Non-alcoholic fatty liver disease (NAFLD) is closely associated with obesity, insulin resistance, and hyperlipidemia. There is strong clinical evidence that reduction in at least 5-7% total body weight is associated with improvement in hepatic steatosis and regression of fibrosis, with weight loss representing the primary approach to treatment. This guide reviews recent data on dietary approaches studied in NAFLD management. The strongest evidence currently supports a hypocaloric diet to induce weight loss and subsequent improvement in liver enzymes and histology, as well as a Mediterranean diet, which can lead to improvement in steatosis even in the absence of weight reduction. The purpose of this paper is to provide clinicians with tools to engage patients in conversations about nutrition in the setting of NAFLD, ultimately guiding suitable personalized dietary recommendations.


Assuntos
Dieta Mediterrânea , Hepatopatia Gordurosa não Alcoólica , Dieta Redutora , Humanos , Fígado , Hepatopatia Gordurosa não Alcoólica/terapia , Obesidade , Perda de Peso
6.
Nutrients ; 13(10)2021 Sep 29.
Artigo em Inglês | MEDLINE | ID: mdl-34684474

RESUMO

Scalable, effective interventions are needed to address poor diet, insufficient physical activity, and obesity amongst rising numbers of cancer survivors. Interventions targeting survivors and their friends and family may promote both tertiary and primary prevention. The design, rationale, and enrollment of an ongoing randomized controlled trial (RCT) (NCT04132219) to test a web-based lifestyle intervention for cancer survivors and their supportive partners are described, along with the characteristics of the sample recruited. This two-arm, single-blinded RCT randomly assigns 56 dyads (cancer survivor and partner, both with obesity, poor diets, and physical inactivity) to the six-month DUET intervention vs. wait-list control. Intervention delivery and assessment are remotely performed with 0-6 month, between-arm tests comparing body weight status (primary outcome), and secondary outcomes (waist circumference, health indices, and biomarkers of glucose homeostasis, lipid regulation and inflammation). Despite COVID-19, targeted accrual was achieved within 9 months. Not having Internet access was a rare exclusion (<2%). Inability to identify a support partner precluded enrollment of 42% of interested/eligible survivors. The enrolled sample is diverse: ages 23-81 and 38% racial/ethnic minorities. Results support the accessibility and appeal of web-based lifestyle interventions for cancer survivors, though some cancer survivors struggled to enlist support partners and may require alternative strategies.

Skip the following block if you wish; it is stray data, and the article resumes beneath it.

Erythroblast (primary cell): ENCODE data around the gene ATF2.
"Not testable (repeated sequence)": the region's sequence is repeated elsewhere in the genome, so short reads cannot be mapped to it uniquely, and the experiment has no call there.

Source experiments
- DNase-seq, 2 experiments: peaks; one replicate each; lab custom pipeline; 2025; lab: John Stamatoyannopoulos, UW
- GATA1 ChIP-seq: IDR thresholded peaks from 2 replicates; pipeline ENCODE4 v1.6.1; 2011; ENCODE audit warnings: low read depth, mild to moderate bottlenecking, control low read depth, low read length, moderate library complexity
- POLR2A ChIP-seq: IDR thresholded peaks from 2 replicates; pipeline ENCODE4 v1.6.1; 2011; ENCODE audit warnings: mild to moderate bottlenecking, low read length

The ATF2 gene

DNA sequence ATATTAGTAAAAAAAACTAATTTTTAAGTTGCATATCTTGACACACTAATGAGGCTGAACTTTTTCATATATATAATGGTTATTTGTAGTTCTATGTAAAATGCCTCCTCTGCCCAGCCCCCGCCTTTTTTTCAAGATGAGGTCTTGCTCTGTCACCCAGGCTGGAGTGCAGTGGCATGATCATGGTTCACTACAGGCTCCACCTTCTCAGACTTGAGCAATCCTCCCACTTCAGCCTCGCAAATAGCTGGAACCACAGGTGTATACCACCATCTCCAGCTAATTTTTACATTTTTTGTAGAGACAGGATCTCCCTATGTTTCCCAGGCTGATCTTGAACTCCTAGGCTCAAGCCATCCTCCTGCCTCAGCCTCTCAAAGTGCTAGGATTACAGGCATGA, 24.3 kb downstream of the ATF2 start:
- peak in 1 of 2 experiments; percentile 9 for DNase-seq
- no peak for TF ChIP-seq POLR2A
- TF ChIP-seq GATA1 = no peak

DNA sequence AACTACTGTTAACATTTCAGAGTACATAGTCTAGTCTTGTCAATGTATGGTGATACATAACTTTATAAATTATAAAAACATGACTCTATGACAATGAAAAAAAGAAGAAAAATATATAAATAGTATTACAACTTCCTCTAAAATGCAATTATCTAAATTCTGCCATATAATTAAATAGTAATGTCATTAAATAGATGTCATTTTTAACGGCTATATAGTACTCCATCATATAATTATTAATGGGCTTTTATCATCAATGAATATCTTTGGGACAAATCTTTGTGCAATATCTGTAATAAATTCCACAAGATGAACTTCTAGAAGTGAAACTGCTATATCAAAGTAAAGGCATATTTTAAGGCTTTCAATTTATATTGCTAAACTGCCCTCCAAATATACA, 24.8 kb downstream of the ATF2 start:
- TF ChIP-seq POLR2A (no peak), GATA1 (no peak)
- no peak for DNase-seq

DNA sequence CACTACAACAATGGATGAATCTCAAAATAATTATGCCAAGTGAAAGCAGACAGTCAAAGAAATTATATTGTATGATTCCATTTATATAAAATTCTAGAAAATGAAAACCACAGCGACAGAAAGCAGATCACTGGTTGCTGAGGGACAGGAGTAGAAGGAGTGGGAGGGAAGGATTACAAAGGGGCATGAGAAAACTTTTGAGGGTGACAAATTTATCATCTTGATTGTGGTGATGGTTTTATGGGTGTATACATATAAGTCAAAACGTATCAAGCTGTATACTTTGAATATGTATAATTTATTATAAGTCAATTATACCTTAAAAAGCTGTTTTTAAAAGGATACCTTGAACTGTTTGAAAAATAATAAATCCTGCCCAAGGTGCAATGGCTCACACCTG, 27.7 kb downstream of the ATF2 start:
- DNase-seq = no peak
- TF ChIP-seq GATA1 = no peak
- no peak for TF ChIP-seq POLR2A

Assuntos
Sobreviventes de Câncer , Intervenção Baseada em Internet , Cônjuges , Programas de Redução de Peso/métodos , Adulto , Idoso , Idoso de 80 Anos ou mais , Dieta Redutora/métodos , Exercício Físico , Feminino , Humanos , Estilo de Vida , Masculino , Pessoa de Meia-Idade , Método Simples-Cego , Resultado do Tratamento , Adulto Jovem
8.
Nutrients ; 13(10)2021 Oct 16.
Artigo em Inglês | MEDLINE | ID: mdl-34684626

RESUMO

The daily intake of dietary fiber is well below the recommended levels in the US. The effect of adopting a low-fat vs. a low-carbohydrate weight loss diet on fiber intake is of interest but not well-documented, especially when both approaches promote high-quality food choices. The objective of this paper is to compare the quantity and sources of dietary fiber between a healthy low-fat (HLF) vs. healthy low-carbohydrate (HLC) diet group when consumed over 12 months in a weight loss diet study. In this secondary analysis of the Diet Intervention Examining The Factors Interacting with Treatment Success (DIETFITS) study, the amount and sources of dietary fiber were examined in generally healthy adults, 18-50 years of age, Body Mass Index (BMI) 28-40 kg/m2, randomized to HLF or HLC for 12 months, who had available 24-h recalls at 0 (n = 609), 3 (n = 549), 6 (n = 491), and 12 (n = 449) months. The dietary intake was estimated by the Nutrition Data System for Research (NDS-R). The sources of fiber were determined for the major food groups. Significantly more total dietary fiber was consumed by HLF at every post-randomization time point, and, at 12 m, was 23.04 ± 9.43 g vs. 18.61 ± 8.12 g for HLF vs. HLC, respectively, p < 0.0001. In both diet groups at 12 months, the highest amount of dietary fiber came from non-starchy vegetables (4.13 ± 3.05 g and 5.13 ± 3.59 g). The other primary sources of fiber at 12 months for the HLF group were from whole grains (3.90 ± 3.13 g) and fruits (3.40 ± 2.87 g), and, for the HLC group, were from plant protein and fat sources, such as nuts and seeds, their butters, and avocados (2.64 ± 2.64 g). In the DIETFITS study, the difference in the total fiber intake for the HLF vs. HLC groups was more modest than expected. The HLC group consumed reasonably high amounts of fiber from high-protein and high fat plant-based sources.